A. From "Physicists entangle five particles, each existing in two states simultaneously."

http://www.sciencenews.org/view/generic/id/59217/title/Record_number_of…

- Record number of photons lassoed into a quantum limbo, entangling five light particles possessing the weird feature of âsuperposition.â

- Superposition is a condition in which a light particle, or photon, exists in both of two possible states at once.

B. From "N a t u r e o f R e a l i t y"

http://www.norlabs.org/qm.html

- Richard Feynman observed: A philosopher once said that it is necessary for the very existence of science that the same conditions always produce the same results. Well, they donât!.

- Quantum and macro realities are one and same. There is only one physical structure in the universe and this physical structure cannot follow two different sets of law.

- It appears to be very difficult task to construct a (unified, TOE) theory, but then it is not easy to understand the truth.

- We believe that a physical entity can r e m a i n in two different physical states simultaneously even though we know that our field theories rule out any such possibilities.

- Presently we must limit ourselves to computing probabilities. We suspect very strongly that it is something that will be with us forever, that this is the way nature really is.

C. Heraclitus: "You cannot step twice into the same river."

D. EOTOE: E=Total[m(1 + D)]

- Since the cosmic E/m superposition resolution (the BB) cosmic m and D vary/flow continuously. We do not know if the E/m superposition "remained" more than 10^-35 seconds. We do know that since inflation there are never "same conditions".

- Cosmic "physical structures" do not "follow sets of law". Their observed repeated behaviours are summarized by us as "nature's laws".

- When we "believe that a physical entity can "r e m a i n in two different physical states simultaneously" we ENTANGLE OURSELVES in science-religion states.

- It appears to be difficult to convince people that science and religion are not entangled and that EOTOE is indeed an Embarrasingly Obvious Theory Of Everything that advances understanding of nature's reality.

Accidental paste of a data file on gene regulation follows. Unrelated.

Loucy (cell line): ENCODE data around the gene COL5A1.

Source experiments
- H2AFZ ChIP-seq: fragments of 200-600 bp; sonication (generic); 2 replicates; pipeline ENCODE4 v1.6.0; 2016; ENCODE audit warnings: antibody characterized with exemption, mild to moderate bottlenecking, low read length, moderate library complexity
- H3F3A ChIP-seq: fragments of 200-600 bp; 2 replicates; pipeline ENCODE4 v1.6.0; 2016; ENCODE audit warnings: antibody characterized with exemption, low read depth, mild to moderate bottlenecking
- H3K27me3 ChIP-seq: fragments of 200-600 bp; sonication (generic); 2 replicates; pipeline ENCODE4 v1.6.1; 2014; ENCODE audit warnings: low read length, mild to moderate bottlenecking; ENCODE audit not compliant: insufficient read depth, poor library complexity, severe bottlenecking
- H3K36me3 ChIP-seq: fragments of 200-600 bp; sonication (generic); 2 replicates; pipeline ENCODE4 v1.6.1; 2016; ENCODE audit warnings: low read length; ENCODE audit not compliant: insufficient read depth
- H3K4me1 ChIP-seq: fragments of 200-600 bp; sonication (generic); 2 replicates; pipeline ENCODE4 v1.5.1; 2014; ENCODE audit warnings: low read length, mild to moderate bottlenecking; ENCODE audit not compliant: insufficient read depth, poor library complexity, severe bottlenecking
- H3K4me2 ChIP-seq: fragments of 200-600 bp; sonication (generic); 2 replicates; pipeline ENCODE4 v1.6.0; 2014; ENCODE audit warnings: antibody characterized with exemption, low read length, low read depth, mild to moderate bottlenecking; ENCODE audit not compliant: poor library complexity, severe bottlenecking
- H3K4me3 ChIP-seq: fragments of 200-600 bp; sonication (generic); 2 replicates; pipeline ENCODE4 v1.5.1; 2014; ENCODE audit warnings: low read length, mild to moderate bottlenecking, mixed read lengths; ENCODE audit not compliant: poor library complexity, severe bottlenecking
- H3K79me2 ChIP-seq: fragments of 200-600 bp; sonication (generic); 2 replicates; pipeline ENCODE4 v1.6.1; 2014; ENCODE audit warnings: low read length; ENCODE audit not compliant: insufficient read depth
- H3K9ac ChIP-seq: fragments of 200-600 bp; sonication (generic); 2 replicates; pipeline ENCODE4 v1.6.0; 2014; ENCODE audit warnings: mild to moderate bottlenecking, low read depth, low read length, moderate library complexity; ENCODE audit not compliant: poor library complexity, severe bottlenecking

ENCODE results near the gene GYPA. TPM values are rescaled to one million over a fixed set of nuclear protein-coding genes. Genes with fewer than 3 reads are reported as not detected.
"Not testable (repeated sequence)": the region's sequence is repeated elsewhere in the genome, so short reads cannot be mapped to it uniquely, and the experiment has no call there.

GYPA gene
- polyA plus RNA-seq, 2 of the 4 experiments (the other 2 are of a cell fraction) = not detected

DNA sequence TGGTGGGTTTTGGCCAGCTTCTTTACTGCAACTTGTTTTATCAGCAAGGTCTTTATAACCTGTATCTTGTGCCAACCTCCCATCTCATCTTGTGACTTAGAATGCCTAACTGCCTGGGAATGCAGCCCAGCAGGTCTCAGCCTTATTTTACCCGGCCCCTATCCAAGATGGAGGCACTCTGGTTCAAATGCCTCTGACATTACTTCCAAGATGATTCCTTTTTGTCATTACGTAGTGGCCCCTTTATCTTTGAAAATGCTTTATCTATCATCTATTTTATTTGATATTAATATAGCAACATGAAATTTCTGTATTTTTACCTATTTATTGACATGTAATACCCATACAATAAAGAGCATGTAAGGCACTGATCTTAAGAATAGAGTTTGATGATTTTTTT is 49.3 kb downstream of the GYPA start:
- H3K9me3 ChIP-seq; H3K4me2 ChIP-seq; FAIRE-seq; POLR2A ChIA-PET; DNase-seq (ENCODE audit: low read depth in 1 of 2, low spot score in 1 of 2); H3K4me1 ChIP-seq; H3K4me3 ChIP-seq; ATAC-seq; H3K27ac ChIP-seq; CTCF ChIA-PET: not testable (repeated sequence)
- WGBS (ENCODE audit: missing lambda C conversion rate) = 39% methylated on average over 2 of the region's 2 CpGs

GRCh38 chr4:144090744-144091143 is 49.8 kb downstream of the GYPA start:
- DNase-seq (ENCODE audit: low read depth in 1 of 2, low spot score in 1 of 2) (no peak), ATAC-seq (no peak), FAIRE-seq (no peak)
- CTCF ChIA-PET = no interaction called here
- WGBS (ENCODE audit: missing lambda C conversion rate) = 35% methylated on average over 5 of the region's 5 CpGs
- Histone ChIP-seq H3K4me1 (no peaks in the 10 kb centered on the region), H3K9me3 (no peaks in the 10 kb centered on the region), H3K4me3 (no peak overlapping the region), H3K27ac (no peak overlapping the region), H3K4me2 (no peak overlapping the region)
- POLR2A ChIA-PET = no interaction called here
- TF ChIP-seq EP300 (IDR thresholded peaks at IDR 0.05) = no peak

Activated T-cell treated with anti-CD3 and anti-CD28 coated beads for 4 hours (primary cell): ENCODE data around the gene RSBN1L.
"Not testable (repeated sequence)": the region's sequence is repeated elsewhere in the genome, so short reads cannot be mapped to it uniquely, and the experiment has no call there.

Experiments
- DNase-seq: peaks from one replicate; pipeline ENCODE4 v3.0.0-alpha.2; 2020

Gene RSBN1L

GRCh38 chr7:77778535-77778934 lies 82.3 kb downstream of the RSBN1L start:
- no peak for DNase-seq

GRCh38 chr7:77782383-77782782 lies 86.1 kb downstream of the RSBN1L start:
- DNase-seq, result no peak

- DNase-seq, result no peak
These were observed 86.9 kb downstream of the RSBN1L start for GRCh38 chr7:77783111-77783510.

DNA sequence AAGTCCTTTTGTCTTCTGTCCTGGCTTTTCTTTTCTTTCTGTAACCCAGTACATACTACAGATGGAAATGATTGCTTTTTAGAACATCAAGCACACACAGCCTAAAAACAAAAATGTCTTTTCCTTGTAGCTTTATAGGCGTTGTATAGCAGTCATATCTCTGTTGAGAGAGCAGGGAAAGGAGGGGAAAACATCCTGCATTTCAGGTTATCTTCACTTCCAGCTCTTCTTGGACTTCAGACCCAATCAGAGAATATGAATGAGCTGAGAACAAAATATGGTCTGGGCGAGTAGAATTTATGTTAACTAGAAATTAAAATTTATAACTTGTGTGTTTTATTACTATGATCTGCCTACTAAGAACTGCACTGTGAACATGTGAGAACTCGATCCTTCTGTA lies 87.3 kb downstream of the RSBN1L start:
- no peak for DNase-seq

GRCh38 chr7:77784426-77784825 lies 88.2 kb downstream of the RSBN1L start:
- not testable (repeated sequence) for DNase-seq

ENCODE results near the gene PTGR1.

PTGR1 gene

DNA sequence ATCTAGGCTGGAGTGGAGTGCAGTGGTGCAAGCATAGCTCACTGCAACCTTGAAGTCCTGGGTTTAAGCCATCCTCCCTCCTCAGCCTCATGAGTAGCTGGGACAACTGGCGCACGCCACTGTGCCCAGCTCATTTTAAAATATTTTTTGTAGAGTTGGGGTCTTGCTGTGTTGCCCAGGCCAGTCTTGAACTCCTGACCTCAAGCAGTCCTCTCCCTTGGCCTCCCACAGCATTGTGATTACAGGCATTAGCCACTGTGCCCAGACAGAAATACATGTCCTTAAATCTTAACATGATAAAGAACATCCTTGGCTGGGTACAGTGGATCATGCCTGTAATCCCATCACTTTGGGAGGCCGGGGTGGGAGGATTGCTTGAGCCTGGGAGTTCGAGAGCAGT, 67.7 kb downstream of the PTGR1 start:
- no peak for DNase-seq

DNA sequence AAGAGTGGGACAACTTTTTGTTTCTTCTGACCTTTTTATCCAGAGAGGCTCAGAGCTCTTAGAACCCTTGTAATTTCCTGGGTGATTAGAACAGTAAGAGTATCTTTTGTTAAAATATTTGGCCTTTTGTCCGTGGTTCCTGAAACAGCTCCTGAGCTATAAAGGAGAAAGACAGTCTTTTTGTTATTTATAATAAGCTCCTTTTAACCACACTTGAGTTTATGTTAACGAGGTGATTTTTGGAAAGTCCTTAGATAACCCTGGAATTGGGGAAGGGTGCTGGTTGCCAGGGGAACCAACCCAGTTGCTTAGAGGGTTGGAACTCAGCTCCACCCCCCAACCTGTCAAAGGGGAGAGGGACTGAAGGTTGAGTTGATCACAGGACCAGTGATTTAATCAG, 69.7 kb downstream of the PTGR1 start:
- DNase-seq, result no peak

Dov Henis

(Comments From The 22nd Century)

03.2010 Updated Life Manifest

http://www.the-scientist.com/community/posts/list/54.page#5065

Cosmic Evolution Simplified

http://www.the-scientist.com/community/posts/list/240/122.page#4427

"Gravity Is The Monotheism Of The Cosmos"

http://www.the-scientist.com/community/posts/list/260/122.page#4887

If I did want to learn the mathematics of "how to quantize an electric field", would you be able to recommend a book or two that would cover that? I have an EE background, and a solid understanding of classical EM, so I

thinkI could handle an upper-level undergraduate physics textbook.I've always been curious about this, and not-quite-satisfied with pop-science books like Brian Greene's or similar - actually, until reading this post I was under the impression that the wave-particle duality was simply a mystery. I thought we had perfect math for waves OR particles, but not both.

I don't think I agree with the claim that "A quantum superposition is not two contradictory things magically happening at the same time, it's two contradictory things having each a certain probability of being observed once the system actually interacts with something, in this case a photodetector. That's all."

If it were just a question of two different things happening, in which the question of which happened wasn't resolved until you observed the system, then there'd be nothing weird about it, and philosophers could argue endlessly about whether both things "really" happened. But quantum superpositions are weird because we can measure the effects of both things happening. In the double-slit experiment, it's not just an academic argument about whether the electron is in a superposition of "gone through left slit" and "gone through right slit"; we can measure interference between the two possibilities (so that, for example, there are places the electron will never hit). We can't dismiss superpositions as a philosopher's abstract distinction because they have concrete effects.

Whether you describe it as "two contradictory things really happening at the same time" or not, it's clear that something peculiar is happening: the two contradictory things affect each other, and the system does not behave as if either one of them had just happened by itself.

Alan, I'd recommend Introductory Quantum Optics, by Gerry & Knight. I'd say a basic knowledge of quantum mechanics would be very helpful, though you would probably get the gist of it even with just a classical E&M background.